Willows Christopher, the owner of Shrugging Doctor Beverage Company, took out CEBA loans when they were offered last year and in early 2021. His front-of-house bar is at 50 per cent capacity, his liquor store sales have been down for nearly two years due to no sampling, and he’s watching the days progress until he has to pay back his $40,000 loan.
"It’s coming due in just about 11 months… and things look to be getting worse, not better," Christopher said.
On Tuesday, he wasn’t aware of any government support programs to offset the losses from Manitoba’s latest restrictions.
"I don’t think any of us are looking for a handout or anything, but if the government’s going to put us in a position where we can’t earn our full income, I think it’s only fair that there’s some sort of program," he said.
Some small businesses’ finances are tied to the owner’s personal account, according to Loren Remillard, president and CEO of the Winnipeg Chamber of Commerce.
"In so many small business cases, if the company goes bankrupt… a personal bankruptcy ensues as a result," he said. "There’s a lot at stake."
The city’s chamber is calling for a provincial program that is fluid with the pandemic. The program could extend if lockdowns do and incorporate sectors as they become affected by restrictions, Remillard said.
"It has to be a living, breathing program that responds to the reality of the public health order and the changing landscape that we’re operating in," he said, adding it wouldn’t be a forever thing, but it’s a necessity as COVID-19 rages.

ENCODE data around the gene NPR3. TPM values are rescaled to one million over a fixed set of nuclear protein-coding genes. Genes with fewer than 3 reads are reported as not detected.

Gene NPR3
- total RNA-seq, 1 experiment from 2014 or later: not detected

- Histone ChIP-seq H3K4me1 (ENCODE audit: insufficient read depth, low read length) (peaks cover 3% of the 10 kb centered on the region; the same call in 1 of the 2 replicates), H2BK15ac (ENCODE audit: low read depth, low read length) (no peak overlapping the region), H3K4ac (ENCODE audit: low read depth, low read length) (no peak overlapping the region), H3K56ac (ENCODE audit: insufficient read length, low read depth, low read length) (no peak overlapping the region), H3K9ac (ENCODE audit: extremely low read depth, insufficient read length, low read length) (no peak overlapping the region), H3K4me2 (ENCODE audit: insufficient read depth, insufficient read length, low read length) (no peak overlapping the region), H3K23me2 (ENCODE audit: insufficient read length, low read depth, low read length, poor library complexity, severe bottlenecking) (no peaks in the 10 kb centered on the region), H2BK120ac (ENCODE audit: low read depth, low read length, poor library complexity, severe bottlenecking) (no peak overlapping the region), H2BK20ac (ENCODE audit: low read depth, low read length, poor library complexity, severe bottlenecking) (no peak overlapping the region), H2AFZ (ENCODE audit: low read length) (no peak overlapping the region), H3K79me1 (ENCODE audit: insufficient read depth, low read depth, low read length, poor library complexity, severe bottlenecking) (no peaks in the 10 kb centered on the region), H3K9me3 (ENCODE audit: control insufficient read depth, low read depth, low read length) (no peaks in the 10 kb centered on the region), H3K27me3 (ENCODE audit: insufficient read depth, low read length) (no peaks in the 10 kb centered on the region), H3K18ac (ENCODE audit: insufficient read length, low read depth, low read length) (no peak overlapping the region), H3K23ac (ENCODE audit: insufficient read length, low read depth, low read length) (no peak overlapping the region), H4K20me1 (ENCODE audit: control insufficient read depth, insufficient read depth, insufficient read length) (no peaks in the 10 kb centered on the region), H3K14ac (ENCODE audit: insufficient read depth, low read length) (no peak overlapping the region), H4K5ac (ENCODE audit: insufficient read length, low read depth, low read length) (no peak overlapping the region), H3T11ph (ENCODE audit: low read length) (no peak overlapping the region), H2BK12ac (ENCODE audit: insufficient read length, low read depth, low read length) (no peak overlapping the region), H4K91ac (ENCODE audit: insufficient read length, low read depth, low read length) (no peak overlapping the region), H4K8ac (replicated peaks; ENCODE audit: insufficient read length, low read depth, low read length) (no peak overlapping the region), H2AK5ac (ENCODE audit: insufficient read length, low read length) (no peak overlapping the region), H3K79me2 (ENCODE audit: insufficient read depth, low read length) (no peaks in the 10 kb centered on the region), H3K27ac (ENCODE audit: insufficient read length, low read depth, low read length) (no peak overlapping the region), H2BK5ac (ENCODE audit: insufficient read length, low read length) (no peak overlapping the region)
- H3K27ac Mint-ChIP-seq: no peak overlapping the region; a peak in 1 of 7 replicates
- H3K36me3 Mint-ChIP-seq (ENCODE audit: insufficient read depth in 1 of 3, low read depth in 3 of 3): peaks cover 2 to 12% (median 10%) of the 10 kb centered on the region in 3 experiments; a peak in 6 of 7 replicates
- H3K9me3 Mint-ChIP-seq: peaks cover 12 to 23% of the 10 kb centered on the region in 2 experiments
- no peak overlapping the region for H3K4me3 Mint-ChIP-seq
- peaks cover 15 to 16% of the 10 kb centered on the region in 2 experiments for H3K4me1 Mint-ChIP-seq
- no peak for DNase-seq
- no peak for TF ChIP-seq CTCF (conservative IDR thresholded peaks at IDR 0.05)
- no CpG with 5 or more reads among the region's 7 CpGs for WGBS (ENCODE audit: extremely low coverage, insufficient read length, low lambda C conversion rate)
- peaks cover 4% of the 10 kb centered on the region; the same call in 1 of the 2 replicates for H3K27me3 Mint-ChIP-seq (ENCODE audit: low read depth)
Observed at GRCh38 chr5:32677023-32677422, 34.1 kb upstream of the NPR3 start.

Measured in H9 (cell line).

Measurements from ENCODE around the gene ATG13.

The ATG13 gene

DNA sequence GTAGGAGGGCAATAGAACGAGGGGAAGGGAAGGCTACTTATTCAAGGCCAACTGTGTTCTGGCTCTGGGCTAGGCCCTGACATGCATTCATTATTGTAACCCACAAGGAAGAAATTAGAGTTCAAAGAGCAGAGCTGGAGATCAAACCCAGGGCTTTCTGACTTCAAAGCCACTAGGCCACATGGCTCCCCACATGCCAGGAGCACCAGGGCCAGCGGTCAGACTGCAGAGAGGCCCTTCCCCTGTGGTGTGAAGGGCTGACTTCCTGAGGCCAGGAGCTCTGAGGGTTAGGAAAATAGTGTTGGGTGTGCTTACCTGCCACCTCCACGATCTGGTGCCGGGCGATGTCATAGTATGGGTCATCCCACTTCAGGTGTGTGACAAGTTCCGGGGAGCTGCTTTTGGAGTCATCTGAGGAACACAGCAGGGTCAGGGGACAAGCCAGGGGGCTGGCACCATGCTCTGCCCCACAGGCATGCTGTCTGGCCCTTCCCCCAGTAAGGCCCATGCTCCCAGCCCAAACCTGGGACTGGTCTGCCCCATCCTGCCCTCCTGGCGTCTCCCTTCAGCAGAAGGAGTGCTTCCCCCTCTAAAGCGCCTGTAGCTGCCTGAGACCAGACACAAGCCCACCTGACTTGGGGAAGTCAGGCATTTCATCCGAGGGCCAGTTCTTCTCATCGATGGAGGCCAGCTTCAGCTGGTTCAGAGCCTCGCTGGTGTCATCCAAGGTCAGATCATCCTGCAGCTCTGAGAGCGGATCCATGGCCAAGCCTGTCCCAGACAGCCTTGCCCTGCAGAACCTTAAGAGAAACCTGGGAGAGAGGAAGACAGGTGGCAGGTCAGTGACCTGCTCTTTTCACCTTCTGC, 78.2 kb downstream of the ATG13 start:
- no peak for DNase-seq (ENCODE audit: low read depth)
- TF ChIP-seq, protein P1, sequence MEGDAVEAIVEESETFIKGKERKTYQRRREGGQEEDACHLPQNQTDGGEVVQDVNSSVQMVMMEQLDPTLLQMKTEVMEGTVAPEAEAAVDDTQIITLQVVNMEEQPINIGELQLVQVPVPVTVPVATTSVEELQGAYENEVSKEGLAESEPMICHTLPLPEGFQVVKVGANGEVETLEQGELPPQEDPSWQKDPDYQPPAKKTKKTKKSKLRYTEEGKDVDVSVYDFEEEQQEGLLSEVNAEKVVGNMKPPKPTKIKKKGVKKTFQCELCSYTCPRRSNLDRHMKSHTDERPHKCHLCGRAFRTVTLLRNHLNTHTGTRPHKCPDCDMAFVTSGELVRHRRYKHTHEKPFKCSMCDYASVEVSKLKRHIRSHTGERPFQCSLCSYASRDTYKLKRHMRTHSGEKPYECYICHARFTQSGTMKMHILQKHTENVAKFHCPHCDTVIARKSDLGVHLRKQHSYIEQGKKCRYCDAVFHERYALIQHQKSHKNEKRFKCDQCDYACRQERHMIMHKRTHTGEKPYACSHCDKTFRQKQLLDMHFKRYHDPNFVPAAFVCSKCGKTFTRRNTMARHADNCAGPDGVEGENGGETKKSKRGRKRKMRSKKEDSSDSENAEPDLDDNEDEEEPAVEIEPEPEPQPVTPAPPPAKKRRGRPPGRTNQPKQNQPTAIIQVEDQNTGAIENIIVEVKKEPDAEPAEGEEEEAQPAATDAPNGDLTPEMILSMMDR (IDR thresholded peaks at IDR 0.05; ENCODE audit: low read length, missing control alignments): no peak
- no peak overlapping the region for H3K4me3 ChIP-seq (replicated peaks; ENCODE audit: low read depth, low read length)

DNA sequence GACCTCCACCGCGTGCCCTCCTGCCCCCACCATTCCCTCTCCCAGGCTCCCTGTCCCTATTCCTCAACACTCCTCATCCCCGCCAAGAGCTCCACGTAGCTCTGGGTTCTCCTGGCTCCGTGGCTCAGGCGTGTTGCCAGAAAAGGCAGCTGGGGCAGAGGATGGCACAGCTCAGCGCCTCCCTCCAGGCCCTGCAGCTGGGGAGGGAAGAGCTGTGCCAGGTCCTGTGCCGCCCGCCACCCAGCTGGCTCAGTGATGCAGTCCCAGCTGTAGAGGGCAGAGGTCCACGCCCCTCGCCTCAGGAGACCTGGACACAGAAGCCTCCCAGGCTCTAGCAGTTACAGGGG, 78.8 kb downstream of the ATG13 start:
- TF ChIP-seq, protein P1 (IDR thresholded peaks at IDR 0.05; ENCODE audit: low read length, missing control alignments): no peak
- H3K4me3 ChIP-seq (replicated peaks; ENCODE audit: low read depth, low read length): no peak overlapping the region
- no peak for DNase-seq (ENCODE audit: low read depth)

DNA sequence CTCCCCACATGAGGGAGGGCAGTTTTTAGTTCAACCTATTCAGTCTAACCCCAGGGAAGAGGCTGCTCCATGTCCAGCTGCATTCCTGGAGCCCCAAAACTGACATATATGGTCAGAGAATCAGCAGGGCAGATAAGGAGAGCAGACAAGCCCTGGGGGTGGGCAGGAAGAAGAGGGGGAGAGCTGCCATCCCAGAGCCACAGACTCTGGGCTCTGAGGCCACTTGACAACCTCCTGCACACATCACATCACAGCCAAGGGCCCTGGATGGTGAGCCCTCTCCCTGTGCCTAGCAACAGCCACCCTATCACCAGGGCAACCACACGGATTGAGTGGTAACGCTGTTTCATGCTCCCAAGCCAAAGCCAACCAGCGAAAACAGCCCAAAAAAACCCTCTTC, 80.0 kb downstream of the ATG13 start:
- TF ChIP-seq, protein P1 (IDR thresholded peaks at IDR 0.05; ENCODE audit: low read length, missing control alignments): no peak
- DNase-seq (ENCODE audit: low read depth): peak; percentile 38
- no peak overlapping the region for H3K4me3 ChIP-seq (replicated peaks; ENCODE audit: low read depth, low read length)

Ottawa should revisit its financial offerings, Remillard said.
"While we appreciate that there’s still dollars on the table, I think the needs have changed, and the negative impact of COVID is much deeper than what maybe was originally envisioned," he said.
“While we appreciate that there’s still dollars on the table, I think the needs have changed, and the negative impact of COVID is much deeper than what maybe was originally envisioned.” – Loren Remillard, president and CEO of the Winnipeg Chamber of Commerce
Manitoba Chambers of Commerce is calling for immediate financial support from the province and ramped up enforcement on rule breakers.
"We’re a few days out from the holidays, and people are losing their jobs, people are losing their livelihoods," said NDP Leader Wab Kinew, adding the province needs to provide compensation.
The Progressive Conservatives have failed to equally enforce restrictions across businesses, Jamie Moses, the NDP critic for economic development, added.
"The current provincial government fails to understand — with every new restriction is a new challenge faced by business and workers," Moses said.
“We’re a few days out from the holidays, and people are losing their jobs, people are losing their livelihoods.” – NDP Leader Wab Kinew
Manitoba Liberal leader Dougald Lamont wants the province to buy goods and services from Manitoba businesses.
"The most important thing that businesses need right now is cash," he said, adding the government could buy restaurant gift cards and rent hotel rooms.
Throughout the pandemic, the province has provided over $650 million in various enterprise supports, according to Fielding’s office.
The province offered $79 million through the Manitoba Bridge Grant and $38 million through its Healthy Hire program. The Manitoba Pandemic Sick Leave initiative has $10 million when including its March extension.
- With files from Carol Sanders